I admitted something to my wife the other day that took me a long time to be able to admit to myself:
Facebook isn’t fun anymore.
It used to be a place for you to re-connect with old classmates, network with current connections, and paint a picture for the world to see how cool you are. But now, amidst the sea of parental overshare and the seemingly unfettered onslaught of unsolicited opinions, nobody seems to walk away from a newsfeed reading without at least a slight increase in blood pressure.
As a pastor, the number one source of my frustration on the social networks is when I see Christians posting wild, untrue, or otherwise misleading information for others to see. I’ve already written posts regarding my feelings about Christians posting insensitive and judgmental material, but today I want to talk about something that doesn’t get addressed often: Christians spreading ridiculous falsehoods about anything and everything under the sun.
Let me be clear about what I’m talking about. Just in the last year, I’ve read that Jackie Chan has died (more than once), Obamacare is now taxing archery equipment at Cabella’s, KFC is no longer legally allowed to call their product “chicken”, and the artificial sweetener aspartame causes cancer and MS. Here’s what these claims all have in common: I read them all from Christian sources (friends, articles, etc), they’re all false and/or misleading, and they can all be easily dispelled by a simple internet search.
What’s more important about these claims is what it says about the person delivering them. Take the Power Balance bracelet for example. I first became aware of these pieces of scientific wonder when attending a health expo for the Two Cities Marathon in Fresno back in 2010. The snake oil peddlers from Power Balance had paid for a booth there, and were selling these “negative ion hologram bracelets” like hotcakes for $30 (as if the majority of amateur marathon runners aren’t already over-accessorized), claiming that they “resonate with and respond to the natural energy field of the body” in order to improve balance, flexibility, and strength. It wasn’t long before several independent studies disproved the product, and the company ran into several legal and financial problems.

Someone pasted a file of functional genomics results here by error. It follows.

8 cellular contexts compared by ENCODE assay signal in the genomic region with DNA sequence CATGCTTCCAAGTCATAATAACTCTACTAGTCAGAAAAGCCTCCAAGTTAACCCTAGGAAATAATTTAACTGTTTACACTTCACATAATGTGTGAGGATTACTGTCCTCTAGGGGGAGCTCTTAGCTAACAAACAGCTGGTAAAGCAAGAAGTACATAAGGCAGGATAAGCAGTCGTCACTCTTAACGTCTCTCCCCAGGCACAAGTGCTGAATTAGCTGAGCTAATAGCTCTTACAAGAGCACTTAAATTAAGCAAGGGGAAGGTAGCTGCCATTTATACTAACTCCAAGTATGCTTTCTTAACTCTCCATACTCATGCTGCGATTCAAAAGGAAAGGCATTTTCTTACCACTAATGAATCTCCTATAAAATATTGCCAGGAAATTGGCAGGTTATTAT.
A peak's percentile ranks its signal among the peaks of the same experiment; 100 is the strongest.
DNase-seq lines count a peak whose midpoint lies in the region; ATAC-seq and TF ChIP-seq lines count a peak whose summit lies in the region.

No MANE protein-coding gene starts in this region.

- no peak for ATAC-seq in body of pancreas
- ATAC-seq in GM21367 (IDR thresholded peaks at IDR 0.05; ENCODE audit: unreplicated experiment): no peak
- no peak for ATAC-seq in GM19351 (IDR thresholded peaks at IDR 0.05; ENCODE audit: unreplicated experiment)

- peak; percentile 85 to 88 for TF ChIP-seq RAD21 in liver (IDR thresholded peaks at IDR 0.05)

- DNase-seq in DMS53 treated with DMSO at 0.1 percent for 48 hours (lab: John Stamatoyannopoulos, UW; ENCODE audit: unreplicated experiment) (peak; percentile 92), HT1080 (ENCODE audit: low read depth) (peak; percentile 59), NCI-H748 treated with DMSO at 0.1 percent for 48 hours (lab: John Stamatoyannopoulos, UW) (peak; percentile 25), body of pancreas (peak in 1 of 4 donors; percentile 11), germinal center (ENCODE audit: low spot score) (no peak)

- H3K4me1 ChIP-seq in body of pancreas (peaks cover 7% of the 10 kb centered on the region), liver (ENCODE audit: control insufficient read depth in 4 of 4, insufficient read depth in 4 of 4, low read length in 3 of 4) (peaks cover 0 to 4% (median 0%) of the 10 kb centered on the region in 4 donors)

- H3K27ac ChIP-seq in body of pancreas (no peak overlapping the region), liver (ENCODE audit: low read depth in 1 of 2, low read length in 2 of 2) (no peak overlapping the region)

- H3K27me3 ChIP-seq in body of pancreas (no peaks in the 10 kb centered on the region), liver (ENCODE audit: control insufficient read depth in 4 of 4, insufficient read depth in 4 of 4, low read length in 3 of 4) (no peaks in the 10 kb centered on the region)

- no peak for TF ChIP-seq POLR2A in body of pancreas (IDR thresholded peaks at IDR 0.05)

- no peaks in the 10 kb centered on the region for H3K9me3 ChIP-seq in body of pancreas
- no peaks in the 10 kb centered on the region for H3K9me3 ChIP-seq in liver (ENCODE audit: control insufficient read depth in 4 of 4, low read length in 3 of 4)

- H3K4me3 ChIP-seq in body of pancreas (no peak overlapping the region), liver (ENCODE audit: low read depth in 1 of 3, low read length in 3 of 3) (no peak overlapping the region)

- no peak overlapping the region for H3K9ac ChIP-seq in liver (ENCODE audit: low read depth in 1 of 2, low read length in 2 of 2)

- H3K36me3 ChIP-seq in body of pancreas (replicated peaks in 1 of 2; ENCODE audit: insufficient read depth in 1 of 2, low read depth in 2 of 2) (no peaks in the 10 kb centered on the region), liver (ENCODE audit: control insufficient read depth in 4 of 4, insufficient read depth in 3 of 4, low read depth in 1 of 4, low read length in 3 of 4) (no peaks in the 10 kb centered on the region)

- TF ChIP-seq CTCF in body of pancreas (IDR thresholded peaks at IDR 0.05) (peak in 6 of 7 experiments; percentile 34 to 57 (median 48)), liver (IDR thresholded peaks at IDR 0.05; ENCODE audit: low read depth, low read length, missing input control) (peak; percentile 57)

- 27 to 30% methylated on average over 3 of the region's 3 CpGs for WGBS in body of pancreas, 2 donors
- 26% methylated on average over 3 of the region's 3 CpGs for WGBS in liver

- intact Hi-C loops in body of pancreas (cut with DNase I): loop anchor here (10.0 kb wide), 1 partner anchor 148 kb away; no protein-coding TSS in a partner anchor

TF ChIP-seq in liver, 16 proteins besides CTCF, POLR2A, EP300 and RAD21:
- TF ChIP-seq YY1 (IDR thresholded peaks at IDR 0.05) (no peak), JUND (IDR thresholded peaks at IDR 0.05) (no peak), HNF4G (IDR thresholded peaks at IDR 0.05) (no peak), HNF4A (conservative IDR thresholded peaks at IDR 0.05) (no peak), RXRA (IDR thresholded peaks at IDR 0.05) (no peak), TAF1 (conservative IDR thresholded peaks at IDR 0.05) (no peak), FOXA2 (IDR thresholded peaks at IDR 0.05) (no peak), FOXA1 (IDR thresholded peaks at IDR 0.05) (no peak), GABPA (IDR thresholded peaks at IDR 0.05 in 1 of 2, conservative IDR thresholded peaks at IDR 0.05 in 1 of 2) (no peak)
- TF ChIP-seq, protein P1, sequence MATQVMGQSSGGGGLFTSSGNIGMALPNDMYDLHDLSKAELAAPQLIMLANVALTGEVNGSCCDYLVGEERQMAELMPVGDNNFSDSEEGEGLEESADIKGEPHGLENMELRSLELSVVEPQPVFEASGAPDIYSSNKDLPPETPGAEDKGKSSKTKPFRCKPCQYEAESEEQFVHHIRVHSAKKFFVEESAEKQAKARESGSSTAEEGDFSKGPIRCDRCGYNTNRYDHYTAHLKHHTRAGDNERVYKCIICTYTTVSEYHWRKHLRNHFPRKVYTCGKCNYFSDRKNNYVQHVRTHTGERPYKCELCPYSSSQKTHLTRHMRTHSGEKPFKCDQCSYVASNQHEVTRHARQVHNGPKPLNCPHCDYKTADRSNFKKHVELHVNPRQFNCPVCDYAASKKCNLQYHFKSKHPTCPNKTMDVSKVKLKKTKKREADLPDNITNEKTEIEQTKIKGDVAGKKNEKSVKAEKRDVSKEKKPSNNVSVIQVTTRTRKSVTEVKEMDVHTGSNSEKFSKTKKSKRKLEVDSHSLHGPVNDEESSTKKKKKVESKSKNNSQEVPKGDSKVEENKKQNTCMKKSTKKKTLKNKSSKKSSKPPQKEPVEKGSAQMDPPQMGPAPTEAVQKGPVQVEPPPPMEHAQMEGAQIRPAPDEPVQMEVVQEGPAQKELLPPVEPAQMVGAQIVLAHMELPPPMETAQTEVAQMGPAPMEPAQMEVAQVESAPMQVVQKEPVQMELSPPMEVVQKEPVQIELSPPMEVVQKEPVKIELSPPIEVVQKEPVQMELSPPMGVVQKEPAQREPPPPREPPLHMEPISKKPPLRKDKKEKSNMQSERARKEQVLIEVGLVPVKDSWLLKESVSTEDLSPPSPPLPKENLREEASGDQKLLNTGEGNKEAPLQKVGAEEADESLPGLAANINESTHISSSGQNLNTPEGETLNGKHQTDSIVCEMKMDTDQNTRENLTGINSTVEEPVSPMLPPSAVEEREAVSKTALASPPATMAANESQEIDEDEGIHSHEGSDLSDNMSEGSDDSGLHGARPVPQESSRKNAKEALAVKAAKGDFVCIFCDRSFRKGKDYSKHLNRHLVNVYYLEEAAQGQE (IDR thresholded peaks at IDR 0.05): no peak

And yet, people still bought and continue to buy the bracelets. Multiple companies have since sprung up selling similar products, and it is not uncommon to see professional athletes wearing them. But what does it say about the person who insists on wearing/using a product that can easily be scientifically disproven? For the average layperson, it says “you can sell me anything.” For the professional athlete, it says “I’ll wear anything for the right price.” To be frank (and I apologize if you are reading this and are currently enjoying a wave of negative ions via silicone bracelet with a hologram sticker), nobody looks at a person wearing a scientifically disproven athletic accessory and says “Now THERE’S a person who knows his/her stuff!”
And there’s the problem.
When a Christian gets on the internet and irresponsibly peddles information that is false or misleading (whether he/she knows it or not), it damages the credibility of the faith held by that person.
Here’s a purely hypothetical situation that I did NOT pull from my newsfeed: let’s say you have a coworker who doesn’t know Jesus, and you would love to invite him to church. One day, you finally get an opportunity to invite him and his family to a church outreach event, but he has no interest. Why? Because yesterday, you re-posted a claim that Facebook is barring users from posting images of nativity scenes. Your coworker finds the post to be irrational and slightly paranoid, and so he does a simple Google search and finds that the claim is, in fact, completely false. The result, of course, is that he believes that this post is the result of your involvement in your church, and therefore doesn’t want to drink that Kool-Aid.
In a court of law, witnesses are discredited when they are proven to be unreliable in other areas. If you lie about X, you are probably lying about Y as well. Likewise, your credibility as an information source goes in the toilet if the things you put out there are easily proven to be false. Why should I or anyone else believe what you have to say about Jesus if you also hold true that Bill Gates wants to give you $5,000 to help him test Microsoft’s new e-mail tracking program? Or that McDonald’s shakes are made with instant potatoes? Or that we should ban Fanta soda because it was created by Nazis? (These are all actual folklore.)
As a Christian, everything you do in a public forum is like a bank transaction. Your credibility as an evangelist is your account. When you put information out there, you are either making a deposit or a withdrawal. The problem is that you never know which false statement could bankrupt you. The good news is that we can always restore our credit by being thorough and cautious with the information we choose to dispense.
Wisdom lives where insightful words are spoken,
but harsh punishment awaits the senseless.
The wise store up knowledge as a safeguard,
but the meaningless chatter of fools means that chaos is near.
(Proverbs 10:13-14 The Voice Translation. Emphasis belongs to the publication)
Proverbs 15:14 tells us that the discerning heart seeks knowledge and that the mouth of a fool feeds on recklessness. The Bible is clear: discernment breeds intelligence. Intelligence breeds wisdom, confidence, and strength. Foolishness only succeeds in bringing trouble. The wise, according to Scripture, reserve what they have to say for the right time, place, and people.
Watch what you say. Do your homework before reposting. Once you’ve done your homework, by all means: inform us. But be careful. Misinformation can cause more harm than you may think.